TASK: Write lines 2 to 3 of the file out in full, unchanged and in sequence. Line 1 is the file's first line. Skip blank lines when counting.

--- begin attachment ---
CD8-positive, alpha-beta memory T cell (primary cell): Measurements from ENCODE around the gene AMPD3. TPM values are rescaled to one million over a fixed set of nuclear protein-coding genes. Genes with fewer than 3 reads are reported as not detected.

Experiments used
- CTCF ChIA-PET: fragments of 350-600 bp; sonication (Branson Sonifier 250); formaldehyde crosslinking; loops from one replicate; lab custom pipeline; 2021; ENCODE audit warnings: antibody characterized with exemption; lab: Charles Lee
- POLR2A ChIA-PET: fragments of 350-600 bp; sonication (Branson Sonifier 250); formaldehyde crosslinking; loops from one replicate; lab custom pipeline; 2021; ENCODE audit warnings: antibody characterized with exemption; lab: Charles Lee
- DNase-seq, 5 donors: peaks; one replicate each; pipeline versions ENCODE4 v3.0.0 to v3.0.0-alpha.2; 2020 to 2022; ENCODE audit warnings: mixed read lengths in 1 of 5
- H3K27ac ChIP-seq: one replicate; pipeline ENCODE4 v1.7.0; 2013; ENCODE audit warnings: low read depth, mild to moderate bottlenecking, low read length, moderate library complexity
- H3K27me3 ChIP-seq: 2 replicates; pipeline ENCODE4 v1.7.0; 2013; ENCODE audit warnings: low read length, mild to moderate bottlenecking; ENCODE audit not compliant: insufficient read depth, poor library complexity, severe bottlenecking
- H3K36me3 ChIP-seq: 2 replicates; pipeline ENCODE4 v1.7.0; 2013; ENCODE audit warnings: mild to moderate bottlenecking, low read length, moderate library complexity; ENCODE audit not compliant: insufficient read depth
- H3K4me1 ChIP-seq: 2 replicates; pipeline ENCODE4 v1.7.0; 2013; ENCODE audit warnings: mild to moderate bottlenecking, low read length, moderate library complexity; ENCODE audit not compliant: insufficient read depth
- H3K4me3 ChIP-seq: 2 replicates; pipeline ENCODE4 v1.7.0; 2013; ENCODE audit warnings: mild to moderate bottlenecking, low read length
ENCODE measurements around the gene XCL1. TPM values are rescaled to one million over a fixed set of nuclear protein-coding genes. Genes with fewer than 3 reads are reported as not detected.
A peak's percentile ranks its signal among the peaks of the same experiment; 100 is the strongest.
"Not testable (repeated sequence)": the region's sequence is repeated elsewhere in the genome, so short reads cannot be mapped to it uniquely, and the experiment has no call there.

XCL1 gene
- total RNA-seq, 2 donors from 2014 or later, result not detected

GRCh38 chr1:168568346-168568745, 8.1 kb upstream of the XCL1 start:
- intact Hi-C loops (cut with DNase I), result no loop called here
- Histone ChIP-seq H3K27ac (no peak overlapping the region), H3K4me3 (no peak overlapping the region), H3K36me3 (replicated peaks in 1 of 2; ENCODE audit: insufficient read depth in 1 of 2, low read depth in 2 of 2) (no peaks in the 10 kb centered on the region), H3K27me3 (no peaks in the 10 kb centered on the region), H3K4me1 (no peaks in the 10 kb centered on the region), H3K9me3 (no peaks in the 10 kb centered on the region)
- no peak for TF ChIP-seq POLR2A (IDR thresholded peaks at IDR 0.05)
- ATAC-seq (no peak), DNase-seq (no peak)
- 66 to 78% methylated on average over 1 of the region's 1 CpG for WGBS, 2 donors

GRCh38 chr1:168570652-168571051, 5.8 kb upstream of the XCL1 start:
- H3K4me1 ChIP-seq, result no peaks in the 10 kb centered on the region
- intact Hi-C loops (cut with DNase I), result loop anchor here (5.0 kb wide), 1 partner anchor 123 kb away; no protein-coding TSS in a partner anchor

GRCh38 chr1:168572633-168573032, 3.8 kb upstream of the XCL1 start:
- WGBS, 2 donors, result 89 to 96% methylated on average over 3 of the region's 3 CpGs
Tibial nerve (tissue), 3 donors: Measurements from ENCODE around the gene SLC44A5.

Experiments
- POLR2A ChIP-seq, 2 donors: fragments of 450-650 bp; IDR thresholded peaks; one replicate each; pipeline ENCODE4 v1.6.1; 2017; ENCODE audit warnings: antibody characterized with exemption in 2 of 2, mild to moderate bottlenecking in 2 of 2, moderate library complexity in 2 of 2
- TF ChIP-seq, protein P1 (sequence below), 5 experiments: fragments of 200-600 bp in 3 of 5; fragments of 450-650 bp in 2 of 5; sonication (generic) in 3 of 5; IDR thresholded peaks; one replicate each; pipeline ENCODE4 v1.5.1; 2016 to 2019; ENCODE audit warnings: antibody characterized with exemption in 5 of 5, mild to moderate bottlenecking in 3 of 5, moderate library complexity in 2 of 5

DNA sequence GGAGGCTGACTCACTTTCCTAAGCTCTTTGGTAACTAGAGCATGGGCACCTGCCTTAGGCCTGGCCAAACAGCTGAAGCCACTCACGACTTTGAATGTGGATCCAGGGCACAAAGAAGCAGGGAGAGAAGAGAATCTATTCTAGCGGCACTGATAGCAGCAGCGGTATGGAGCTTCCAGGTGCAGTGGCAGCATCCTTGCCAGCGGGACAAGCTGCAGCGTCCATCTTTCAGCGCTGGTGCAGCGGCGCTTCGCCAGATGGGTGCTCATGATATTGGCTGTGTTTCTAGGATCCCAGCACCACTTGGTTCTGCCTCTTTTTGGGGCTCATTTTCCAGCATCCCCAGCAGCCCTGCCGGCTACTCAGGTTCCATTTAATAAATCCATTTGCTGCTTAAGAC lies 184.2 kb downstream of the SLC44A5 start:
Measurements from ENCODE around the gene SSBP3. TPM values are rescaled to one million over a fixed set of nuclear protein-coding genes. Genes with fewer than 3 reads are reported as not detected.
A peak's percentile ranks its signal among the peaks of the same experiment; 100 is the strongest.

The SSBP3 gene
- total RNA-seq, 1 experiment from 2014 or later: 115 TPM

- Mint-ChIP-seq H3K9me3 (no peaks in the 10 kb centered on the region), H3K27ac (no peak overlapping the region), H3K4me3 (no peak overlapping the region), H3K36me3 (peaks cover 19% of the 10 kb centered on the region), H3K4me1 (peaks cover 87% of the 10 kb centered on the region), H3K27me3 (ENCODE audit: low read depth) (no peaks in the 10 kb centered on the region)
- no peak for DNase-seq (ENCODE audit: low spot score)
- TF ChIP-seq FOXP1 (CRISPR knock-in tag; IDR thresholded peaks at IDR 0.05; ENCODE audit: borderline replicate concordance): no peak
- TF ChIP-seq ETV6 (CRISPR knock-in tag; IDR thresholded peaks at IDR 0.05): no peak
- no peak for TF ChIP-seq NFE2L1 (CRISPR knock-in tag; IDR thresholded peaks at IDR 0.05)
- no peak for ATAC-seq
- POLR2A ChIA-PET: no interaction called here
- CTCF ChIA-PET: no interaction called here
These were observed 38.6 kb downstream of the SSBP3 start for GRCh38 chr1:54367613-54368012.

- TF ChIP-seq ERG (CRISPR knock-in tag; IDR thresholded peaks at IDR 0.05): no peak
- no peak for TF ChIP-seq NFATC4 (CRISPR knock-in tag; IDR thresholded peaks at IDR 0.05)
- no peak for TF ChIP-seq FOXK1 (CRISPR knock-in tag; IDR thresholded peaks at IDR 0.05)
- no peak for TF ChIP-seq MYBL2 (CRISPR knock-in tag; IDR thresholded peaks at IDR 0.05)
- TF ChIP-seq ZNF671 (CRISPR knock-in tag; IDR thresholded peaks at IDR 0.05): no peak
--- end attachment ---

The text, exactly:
Experiments used
- CTCF ChIA-PET: fragments of 350-600 bp; sonication (Branson Sonifier 250); formaldehyde crosslinking; loops from one replicate; lab custom pipeline; 2021; ENCODE audit warnings: antibody characterized with exemption; lab: Charles Lee